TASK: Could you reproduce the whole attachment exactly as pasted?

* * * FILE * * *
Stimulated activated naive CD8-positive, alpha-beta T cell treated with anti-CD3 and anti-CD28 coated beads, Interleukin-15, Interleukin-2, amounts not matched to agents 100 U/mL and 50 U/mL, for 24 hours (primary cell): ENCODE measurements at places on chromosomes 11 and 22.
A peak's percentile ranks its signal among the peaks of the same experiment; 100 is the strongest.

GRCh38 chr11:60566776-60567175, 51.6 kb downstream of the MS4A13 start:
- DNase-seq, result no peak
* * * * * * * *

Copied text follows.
Stimulated activated naive CD8-positive, alpha-beta T cell treated with anti-CD3 and anti-CD28 coated beads, Interleukin-15, Interleukin-2, amounts not matched to agents 100 U/mL and 50 U/mL, for 24 hours (primary cell): ENCODE measurements at places on chromosomes 11 and 22.
A peak's percentile ranks its signal among the peaks of the same experiment; 100 is the strongest.

GRCh38 chr11:60566776-60567175, 51.6 kb downstream of the MS4A13 start:
- DNase-seq, result no peak